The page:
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Live or die by your shooting schedule

During production you will live and die by your shooting schedule. Getting it right is vital. It’s a working bible that may change daily, depending on what the weather’s doing, and the availability of cast and locations.

The schedule is traditionally prepared by your 1st AD, director, production manager or producer. It must include important information such as contact details for cast and crew, a prop list, wardrobe requirements and special effects needed.

Lining the script

Lining the script requires combing through it to identify what is required for each scene. Grab some highlighters and get even more familiar with your script. Use a different colour for each of the following:

  • Characters
  • Extras
  • Wardrobe
  • Make-up
  • Props
  • Vehicles
  • Locations (or sets)
  • Special effects
  • Any other items such as animals or special equipment
  • Whether the scene takes place during the day or at night.

Number each scene and estimate how long it is in terms of screen time. A key rule of thumb is that each page represents one minute of screen time, so a scene that takes half a page is probably around 30 seconds.

Remember to factor in movement of equipment and crew into your schedule. Photo by Andrew Dunn (cc license)

Remember to factor in movement of equipment and crew into your schedule. Photo by Andrew Dunn (cc license)

Breaking it down

The items you highlighted above can now be used to populate your fancy scheduling software – or you could just add those details to an Excel spreadsheet. Here’s a step-by-step guide to this technique:

  1. Label the first column ‘date’, the next column ‘days’, then ‘scene’, ‘time’, ‘location’, and the rest of the columns should be labeled with the names of your actors.
  2. In the ‘scene’ column, list the scene numbers and a couple of words describing every scene in the screenplay, from first to last. Then estimate how many days it will take to film the scene in the ‘days’ column, e.g. 0.5 days.
  3. Tip: Generally you can shoot up to six pages per day if you go all out, but 3-4 pages per day is standard. Aim for fewer pages if you have to move locations on that day.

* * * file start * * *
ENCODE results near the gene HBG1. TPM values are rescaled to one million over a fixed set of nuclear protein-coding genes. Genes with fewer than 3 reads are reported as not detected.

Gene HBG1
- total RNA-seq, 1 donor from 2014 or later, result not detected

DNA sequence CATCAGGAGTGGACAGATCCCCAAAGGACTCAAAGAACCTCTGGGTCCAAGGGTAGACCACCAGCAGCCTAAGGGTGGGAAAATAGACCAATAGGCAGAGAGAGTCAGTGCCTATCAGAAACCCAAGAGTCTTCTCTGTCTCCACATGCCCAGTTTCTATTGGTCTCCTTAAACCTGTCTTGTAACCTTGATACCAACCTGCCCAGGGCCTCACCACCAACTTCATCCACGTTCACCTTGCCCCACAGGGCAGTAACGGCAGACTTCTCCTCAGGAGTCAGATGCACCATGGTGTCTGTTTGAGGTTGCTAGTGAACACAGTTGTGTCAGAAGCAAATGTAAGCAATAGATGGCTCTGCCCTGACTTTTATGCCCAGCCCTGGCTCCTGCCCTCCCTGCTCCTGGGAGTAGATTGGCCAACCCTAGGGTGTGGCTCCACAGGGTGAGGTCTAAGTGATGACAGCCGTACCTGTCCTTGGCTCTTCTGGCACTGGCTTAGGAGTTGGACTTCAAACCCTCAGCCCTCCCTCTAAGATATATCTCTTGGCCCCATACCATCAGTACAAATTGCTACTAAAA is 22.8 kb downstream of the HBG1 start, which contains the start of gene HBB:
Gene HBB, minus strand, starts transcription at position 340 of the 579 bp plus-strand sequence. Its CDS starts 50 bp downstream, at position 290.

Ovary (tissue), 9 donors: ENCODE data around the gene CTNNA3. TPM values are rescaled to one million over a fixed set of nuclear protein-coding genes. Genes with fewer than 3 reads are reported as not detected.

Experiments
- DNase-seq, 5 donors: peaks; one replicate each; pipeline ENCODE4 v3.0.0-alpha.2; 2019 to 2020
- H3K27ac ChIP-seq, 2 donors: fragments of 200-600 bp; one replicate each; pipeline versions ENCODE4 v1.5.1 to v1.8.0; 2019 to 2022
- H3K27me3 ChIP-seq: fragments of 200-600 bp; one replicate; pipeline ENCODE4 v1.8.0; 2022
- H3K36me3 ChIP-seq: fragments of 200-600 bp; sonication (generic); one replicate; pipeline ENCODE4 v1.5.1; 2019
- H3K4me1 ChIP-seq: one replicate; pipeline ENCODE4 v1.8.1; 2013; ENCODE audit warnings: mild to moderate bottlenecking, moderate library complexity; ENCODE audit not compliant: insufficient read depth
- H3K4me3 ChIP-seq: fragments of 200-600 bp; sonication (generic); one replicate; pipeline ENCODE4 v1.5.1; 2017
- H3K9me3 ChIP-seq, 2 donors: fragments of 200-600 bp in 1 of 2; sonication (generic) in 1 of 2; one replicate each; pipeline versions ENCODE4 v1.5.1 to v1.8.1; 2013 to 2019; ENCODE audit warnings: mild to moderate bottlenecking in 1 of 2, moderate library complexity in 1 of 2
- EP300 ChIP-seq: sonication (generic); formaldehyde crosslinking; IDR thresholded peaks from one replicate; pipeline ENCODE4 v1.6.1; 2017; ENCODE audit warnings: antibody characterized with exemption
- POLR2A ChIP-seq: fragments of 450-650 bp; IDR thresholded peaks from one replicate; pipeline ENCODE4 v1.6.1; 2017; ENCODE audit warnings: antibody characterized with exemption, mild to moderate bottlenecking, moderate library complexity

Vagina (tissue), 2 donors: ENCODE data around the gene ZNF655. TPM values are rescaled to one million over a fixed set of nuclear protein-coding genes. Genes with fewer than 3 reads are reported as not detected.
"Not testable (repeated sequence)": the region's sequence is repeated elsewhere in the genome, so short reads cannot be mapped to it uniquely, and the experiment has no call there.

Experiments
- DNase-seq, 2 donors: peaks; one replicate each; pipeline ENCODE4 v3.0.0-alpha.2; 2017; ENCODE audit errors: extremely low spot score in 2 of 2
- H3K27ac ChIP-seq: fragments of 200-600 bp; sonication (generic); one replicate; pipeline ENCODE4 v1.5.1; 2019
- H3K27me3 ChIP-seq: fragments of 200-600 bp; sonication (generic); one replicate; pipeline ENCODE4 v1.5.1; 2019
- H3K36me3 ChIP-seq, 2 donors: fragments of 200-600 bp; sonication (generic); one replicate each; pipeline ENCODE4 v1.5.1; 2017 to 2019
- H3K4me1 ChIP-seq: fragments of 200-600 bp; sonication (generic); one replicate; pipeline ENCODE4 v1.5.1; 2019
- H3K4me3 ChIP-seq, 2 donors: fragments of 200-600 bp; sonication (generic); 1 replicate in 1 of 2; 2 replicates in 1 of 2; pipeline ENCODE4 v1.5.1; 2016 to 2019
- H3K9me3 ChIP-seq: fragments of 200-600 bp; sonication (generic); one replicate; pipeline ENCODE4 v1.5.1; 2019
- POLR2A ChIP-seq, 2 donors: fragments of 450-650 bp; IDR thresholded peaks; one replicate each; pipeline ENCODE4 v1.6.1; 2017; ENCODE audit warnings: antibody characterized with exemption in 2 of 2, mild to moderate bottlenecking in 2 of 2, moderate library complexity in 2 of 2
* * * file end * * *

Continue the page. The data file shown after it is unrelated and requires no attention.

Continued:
4. In the next column enter an ‘N’ or ‘D’ for Night or Day, then add in the location number in the location column.
  5. In the columns for the actors, put a ‘X’ for each scene depending on whether the actor is required for that scene.
  6. Use Excel to sort the entire spreadsheet by the ‘location’ column, then secondarily by the ‘time’ column (in the same search). Your goal is to have a schedule that collects the locations and actors together, so you waste the minimum amount of everyone’s time. You may decide to try sorting different ways until you have the most logical schedule possible. If you have an actor who can only film on one day, then you need to sort on that actor’s column so their scenes are grouped together.
  7. Your next step is to start at the first row and count up the fractions of days for each scene until you have a full day, and put a real starting date in the ‘date’ column. Start counting again until you have another full day and put in the next filming date. Eventually you will have a date next to each group of scenes. This is your first draft schedule.
  8. Tip: If possible, plan extra time or days for unscheduled events and pick-up shots. You never know: audio may not have recorded properly, a shot may have been left out, the continuity could be wrong or perhaps files were not saved.

  9. Now you need to contact every person involved in the film to find out their availability. This is where you start to really appreciate having a small cast and crew! Everyone will have an issue with at least one date. Get them in the same room to discuss availability if you can, to speed up this process.

Eventually you will have a schedule. You will also understand why it is so important to stay on schedule. Losing even one day will mess up everyone’s personal schedule and require a recalculation of the entire timetable.

Be kind to yourself: tips for beginners

  • Schedule an achievable first day on set – so the cast and crew will go away feeling pleased, rather than disheartened.
  • Be realistic about what you can achieve in a day, and don’t overstretch yourself or your team. Crews should not work for more than 10 hours per day in New Zealand, unless there is a very good reason, and even then you need to ask their permission first.
  • Use a calendar when scheduling your film, and remember to factor in weekends and any public holidays that fall during your shoot.
  • Shooting your short film over a series of weekends may seem like a good idea, but this will interrupt the ‘flow’ of the shoot and there is more potential for the availability of items you need to change.
  • Every time you move location, you will lose valuable time: setting up again, figuring out the best angles, positioning lights and mics. Even if you move to a different room in the same house, you will need to factor in time to move and reset all the gear.
  • Scenes with crowds, children, animals, fight sequences or special effects take longer to shoot.
  • Holding rehearsals for your actors beforehand will help speed up the shooting process.
  • Stick to your schedule as much as you can, but know that it’s almost certain to change during production. So have lots of Plan Bs, such as alternate locations for when it rains.